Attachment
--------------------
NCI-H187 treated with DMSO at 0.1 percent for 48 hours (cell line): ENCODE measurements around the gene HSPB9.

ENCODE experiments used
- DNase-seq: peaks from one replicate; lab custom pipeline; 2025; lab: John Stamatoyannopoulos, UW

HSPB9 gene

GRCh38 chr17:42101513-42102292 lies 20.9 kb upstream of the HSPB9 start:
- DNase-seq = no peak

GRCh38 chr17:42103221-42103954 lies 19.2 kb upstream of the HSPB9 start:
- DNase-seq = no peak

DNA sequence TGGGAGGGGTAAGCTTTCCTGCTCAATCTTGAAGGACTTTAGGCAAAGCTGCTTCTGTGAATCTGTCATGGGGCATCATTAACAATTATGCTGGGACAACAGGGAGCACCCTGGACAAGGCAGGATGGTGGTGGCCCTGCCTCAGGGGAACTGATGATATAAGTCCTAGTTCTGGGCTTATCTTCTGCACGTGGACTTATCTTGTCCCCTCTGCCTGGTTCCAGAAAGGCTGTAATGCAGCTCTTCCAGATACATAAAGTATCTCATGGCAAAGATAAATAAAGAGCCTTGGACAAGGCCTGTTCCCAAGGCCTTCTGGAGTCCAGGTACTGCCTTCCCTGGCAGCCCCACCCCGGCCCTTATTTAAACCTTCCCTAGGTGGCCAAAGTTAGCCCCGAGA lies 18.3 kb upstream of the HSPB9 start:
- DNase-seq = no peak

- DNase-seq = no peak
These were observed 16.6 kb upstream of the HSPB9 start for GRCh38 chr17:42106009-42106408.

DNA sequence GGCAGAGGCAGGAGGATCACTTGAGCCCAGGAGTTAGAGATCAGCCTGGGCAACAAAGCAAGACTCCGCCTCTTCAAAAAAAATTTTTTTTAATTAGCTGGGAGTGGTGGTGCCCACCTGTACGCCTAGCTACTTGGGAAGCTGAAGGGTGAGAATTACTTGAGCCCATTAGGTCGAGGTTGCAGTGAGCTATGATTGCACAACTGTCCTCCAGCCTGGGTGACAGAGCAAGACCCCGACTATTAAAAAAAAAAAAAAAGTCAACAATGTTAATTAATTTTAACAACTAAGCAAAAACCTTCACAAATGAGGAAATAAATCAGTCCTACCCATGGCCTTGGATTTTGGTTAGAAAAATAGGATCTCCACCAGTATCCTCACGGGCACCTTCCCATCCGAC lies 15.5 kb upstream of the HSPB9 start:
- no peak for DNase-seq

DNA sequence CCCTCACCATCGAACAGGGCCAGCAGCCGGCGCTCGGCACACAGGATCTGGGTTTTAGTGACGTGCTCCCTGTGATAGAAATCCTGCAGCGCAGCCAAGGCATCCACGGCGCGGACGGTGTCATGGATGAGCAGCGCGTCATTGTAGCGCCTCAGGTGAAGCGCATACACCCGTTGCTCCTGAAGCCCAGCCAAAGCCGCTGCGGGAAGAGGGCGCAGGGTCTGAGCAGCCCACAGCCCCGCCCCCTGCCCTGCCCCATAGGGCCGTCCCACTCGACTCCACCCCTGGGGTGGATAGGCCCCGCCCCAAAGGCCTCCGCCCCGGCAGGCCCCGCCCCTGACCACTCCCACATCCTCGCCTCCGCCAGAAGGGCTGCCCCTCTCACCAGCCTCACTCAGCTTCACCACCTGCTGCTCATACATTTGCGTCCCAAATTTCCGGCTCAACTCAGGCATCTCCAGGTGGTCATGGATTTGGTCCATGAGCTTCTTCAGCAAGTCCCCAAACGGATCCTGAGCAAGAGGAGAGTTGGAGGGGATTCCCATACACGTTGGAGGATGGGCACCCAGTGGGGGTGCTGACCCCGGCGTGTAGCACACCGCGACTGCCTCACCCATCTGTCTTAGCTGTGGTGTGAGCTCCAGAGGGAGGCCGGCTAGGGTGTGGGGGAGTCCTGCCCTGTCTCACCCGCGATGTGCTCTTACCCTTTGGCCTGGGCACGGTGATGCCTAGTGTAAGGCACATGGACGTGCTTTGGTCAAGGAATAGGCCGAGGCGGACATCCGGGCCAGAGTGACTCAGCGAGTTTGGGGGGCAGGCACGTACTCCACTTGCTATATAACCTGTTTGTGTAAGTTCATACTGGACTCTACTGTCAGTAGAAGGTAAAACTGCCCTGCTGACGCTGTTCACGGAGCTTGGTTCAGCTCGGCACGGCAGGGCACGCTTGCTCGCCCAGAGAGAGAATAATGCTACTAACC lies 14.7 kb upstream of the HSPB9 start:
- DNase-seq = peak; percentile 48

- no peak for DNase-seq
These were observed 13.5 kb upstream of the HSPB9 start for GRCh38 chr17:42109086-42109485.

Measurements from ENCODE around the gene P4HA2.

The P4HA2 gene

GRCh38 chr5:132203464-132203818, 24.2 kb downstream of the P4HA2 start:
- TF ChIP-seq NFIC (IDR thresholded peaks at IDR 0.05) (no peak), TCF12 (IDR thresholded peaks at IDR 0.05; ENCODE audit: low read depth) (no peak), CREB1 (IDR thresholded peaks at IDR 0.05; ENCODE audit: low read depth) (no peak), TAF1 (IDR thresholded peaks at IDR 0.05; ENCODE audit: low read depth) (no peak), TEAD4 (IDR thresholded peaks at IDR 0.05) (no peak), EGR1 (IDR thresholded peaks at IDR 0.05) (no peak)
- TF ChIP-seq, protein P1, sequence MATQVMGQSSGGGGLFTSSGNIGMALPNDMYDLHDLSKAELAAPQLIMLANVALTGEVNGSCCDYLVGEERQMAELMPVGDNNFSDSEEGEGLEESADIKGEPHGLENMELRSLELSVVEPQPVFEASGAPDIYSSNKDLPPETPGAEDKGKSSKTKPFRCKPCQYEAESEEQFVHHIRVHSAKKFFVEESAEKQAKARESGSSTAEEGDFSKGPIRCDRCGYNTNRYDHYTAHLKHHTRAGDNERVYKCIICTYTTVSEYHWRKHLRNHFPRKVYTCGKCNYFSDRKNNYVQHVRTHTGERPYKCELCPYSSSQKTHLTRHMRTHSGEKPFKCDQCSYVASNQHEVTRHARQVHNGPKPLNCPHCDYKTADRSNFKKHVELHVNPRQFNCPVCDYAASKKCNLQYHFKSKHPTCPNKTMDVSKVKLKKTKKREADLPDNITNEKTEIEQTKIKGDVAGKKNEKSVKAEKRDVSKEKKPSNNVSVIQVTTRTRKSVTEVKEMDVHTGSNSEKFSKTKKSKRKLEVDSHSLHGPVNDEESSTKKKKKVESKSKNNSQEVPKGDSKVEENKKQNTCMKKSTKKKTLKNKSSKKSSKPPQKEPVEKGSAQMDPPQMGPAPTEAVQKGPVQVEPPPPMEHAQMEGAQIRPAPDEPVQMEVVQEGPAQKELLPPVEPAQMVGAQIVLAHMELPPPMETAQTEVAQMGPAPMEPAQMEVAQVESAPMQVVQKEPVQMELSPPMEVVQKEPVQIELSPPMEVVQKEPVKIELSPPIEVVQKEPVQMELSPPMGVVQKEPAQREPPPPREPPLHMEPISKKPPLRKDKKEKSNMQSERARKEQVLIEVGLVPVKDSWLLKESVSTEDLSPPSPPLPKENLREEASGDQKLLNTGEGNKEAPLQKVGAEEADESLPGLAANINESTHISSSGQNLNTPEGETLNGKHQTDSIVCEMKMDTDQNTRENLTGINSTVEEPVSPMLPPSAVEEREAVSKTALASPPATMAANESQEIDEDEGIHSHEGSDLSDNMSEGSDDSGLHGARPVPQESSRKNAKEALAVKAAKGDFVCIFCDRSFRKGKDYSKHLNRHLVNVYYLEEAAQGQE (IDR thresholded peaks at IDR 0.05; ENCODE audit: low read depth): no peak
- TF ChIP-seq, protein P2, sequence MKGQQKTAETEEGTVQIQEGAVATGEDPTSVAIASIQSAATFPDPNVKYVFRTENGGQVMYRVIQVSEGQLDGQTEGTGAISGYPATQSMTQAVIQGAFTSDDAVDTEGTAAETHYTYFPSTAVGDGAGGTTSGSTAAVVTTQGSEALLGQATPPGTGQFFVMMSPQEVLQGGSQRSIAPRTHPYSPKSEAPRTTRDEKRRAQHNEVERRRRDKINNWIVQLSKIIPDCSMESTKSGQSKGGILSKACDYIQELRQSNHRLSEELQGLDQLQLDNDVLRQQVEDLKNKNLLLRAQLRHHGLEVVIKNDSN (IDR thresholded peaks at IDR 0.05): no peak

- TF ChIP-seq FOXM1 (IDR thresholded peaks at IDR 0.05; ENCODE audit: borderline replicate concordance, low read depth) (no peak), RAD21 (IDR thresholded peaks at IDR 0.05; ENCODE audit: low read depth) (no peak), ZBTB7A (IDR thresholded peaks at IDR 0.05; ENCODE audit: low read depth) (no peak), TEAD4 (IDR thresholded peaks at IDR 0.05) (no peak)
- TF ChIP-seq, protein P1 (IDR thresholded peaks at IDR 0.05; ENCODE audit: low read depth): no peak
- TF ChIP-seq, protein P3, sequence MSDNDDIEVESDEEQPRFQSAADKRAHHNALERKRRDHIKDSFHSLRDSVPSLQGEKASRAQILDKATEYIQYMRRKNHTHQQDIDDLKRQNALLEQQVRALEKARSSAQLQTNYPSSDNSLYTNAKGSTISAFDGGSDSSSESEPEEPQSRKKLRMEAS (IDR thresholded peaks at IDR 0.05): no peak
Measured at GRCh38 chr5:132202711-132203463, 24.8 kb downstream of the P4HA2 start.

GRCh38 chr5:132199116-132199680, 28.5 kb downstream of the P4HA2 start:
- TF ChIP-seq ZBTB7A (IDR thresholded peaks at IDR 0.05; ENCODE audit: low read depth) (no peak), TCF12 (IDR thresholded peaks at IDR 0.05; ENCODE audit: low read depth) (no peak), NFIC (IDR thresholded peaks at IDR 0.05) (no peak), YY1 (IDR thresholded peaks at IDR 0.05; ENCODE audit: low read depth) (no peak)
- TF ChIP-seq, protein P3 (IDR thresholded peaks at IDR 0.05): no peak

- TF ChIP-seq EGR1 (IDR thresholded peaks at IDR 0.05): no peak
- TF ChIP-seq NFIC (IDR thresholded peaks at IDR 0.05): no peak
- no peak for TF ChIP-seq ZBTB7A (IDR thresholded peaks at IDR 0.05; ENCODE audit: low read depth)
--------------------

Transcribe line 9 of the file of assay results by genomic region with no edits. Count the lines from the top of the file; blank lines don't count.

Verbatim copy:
DNA sequence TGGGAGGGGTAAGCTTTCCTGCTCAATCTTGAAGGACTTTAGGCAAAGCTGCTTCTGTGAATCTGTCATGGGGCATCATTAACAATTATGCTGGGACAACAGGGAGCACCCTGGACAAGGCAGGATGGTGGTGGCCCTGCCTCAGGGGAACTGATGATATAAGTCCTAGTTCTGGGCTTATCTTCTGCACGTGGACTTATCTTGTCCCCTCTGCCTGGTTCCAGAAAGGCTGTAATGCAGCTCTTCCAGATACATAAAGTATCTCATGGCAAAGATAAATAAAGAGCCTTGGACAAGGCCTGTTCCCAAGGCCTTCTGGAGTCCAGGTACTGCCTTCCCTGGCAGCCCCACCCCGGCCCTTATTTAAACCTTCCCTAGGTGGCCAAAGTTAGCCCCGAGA lies 18.3 kb upstream of the HSPB9 start: